ICD-10 Diagnosis Code H40.003

Preglaucoma, unspecified, bilateral

Diagnosis Code H40.003

ICD-10: H40.003
Short Description: Preglaucoma, unspecified, bilateral
Long Description: Preglaucoma, unspecified, bilateral
This is the 2017 version of the ICD-10-CM diagnosis code H40.003

Valid for Submission
The code H40.003 is valid for submission for HIPAA-covered transactions.

Code Classification
  • Diseases of the eye and adnexa (H00–H59)
    • Glaucoma (H40-H42)
      • Glaucoma (H40)

Information for Medical Professionals

Diagnostic Related Groups
The diagnosis code H40.003 is grouped in the following Diagnostic Related Group(s) (MS-DRG v33.0)

  • OTHER DISORDERS OF THE EYE WITH MCC 124
  • OTHER DISORDERS OF THE EYE WITHOUT MCC 125

Convert to ICD-9 Additional informationCallout TooltipGeneral Equivalence Map
The ICD-10 and ICD-9 GEMs are used to facilitate linking between the diagnosis codes in ICD-9-CM and the new ICD-10-CM code set. The GEMs are the raw material from which providers, health information vendors and payers can derive specific applied mappings to meet their needs.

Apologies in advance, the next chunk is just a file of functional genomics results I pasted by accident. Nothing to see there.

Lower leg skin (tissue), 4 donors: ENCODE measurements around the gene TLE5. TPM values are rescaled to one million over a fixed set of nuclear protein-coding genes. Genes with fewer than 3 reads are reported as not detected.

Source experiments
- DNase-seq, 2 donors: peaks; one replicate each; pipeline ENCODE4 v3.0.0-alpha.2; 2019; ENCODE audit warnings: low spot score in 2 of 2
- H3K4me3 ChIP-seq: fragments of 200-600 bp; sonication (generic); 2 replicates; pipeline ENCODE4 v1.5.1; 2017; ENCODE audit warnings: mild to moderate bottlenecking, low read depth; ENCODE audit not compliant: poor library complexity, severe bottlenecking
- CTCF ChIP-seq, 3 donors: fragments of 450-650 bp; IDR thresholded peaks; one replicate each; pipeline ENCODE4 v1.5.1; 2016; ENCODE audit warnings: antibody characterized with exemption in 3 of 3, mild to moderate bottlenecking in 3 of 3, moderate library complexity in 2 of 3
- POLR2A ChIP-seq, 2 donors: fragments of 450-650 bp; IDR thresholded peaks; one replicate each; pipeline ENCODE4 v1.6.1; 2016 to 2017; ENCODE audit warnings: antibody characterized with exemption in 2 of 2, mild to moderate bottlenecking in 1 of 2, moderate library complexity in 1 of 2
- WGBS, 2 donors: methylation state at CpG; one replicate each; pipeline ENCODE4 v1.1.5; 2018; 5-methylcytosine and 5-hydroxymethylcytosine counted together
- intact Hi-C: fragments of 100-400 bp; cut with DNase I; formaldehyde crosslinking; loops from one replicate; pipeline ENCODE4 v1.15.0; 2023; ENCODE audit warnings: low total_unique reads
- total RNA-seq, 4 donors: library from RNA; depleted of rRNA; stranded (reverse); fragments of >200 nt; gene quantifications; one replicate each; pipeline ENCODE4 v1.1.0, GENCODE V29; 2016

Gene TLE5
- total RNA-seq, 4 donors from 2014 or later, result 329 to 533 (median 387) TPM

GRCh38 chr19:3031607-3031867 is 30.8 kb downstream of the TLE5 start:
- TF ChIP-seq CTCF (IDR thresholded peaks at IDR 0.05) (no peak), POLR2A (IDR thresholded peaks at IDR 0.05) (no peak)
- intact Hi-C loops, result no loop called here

Synonyms
  • Glaucoma suspect
  • Suspected bilateral glaucoma
  • Suspected glaucoma of left eye
  • Suspected glaucoma of right eye

Information for Patients


Glaucoma

Glaucoma is a group of diseases that can damage the eye's optic nerve. It is a leading cause of blindness in the United States. It usually happens when the fluid pressure inside the eyes slowly rises, damaging the optic nerve. Often there are no symptoms at first. Without treatment, people with glaucoma will slowly lose their peripheral, or side vision. They seem to be looking through a tunnel. Over time, straight-ahead vision may decrease until no vision remains.

A comprehensive eye exam can tell if you have glaucoma. People at risk should get eye exams at least every two years. They include

  • African Americans over age 40
  • People over age 60, especially Mexican Americans
  • People with a family history of glaucoma

There is no cure, but glaucoma can usually be controlled. Early treatment can help protect your eyes against vision loss. Treatments usually include prescription eyedrops and/or surgery.

NIH: National Eye Institute

  • Glaucoma
  • Ophthalmoscopy
  • Standard ophthalmic exam
  • Tonometry


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